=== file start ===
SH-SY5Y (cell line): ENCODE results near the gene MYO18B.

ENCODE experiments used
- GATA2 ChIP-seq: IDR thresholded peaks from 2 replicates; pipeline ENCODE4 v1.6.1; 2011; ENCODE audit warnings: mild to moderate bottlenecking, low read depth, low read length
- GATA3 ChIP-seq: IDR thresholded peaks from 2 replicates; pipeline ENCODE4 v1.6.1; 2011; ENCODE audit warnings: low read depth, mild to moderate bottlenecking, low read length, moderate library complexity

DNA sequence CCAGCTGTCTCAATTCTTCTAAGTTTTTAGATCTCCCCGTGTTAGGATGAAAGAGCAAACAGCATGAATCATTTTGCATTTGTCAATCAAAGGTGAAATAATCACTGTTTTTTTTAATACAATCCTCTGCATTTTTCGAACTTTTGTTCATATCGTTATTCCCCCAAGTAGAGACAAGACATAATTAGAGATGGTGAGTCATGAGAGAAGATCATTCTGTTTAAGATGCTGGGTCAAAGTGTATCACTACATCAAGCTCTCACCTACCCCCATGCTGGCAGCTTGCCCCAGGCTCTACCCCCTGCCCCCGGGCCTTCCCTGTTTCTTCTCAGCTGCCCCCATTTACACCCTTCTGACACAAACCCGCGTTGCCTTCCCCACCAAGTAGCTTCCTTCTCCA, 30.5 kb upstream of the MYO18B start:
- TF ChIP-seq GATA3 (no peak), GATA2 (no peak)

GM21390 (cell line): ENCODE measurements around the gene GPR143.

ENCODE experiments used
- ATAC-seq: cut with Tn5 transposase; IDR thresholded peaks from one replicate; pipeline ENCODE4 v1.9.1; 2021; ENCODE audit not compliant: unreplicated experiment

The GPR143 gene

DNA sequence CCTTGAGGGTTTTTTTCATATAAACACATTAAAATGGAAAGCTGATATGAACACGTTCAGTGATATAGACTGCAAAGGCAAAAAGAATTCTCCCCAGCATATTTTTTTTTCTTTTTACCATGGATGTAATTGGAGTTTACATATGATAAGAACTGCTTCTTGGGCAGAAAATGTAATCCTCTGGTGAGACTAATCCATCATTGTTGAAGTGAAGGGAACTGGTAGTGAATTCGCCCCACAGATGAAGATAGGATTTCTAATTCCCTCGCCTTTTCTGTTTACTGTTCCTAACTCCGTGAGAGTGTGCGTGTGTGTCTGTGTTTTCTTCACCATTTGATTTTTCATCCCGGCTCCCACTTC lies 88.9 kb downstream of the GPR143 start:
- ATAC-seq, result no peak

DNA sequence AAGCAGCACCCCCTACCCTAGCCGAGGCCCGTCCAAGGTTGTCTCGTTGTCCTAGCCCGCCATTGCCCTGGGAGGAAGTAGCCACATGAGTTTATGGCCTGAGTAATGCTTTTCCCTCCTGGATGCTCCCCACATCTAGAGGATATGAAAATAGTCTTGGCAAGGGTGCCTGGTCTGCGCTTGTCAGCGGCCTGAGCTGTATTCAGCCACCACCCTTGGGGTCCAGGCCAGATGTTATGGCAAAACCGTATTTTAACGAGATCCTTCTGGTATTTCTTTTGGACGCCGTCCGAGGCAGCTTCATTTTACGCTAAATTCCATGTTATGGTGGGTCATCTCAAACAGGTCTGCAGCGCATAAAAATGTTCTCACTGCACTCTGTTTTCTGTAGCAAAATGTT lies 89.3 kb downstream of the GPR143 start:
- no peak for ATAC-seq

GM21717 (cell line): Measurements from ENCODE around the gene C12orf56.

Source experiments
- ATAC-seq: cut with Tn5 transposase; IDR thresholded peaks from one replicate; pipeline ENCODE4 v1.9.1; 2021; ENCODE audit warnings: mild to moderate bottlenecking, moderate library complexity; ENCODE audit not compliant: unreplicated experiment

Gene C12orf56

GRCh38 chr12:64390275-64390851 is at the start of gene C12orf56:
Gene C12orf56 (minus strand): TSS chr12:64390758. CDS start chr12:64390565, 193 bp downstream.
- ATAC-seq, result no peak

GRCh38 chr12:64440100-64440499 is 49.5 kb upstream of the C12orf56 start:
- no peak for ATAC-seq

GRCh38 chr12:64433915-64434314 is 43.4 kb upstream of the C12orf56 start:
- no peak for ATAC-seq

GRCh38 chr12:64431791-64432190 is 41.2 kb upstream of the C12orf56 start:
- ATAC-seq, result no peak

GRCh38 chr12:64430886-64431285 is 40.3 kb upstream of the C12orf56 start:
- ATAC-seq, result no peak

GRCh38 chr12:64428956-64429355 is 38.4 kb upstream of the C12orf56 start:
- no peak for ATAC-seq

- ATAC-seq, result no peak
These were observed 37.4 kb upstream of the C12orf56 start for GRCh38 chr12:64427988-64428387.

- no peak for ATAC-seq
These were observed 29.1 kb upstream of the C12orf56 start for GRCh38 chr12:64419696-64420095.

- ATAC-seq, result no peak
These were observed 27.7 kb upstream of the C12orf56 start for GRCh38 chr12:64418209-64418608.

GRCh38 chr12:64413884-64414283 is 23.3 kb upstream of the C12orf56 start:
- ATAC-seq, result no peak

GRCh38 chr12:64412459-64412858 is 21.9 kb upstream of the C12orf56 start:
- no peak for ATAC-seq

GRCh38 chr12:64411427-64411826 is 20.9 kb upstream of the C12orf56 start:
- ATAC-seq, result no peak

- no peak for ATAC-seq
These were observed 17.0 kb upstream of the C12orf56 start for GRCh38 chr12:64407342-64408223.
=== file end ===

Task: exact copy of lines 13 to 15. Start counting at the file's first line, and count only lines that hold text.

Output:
DNA sequence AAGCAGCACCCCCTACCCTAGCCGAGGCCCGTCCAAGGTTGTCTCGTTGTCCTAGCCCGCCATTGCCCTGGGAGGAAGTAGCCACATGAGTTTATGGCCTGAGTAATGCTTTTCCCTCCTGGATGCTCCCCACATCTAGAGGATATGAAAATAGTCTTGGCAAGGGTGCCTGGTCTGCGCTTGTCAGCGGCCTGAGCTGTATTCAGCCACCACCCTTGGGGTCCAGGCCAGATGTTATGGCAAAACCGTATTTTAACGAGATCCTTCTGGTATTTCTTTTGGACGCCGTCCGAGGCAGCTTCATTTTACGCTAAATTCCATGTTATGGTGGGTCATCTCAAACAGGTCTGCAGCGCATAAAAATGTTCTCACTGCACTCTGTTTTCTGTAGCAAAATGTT lies 89.3 kb downstream of the GPR143 start:
- no peak for ATAC-seq

GM21717 (cell line): Measurements from ENCODE around the gene C12orf56.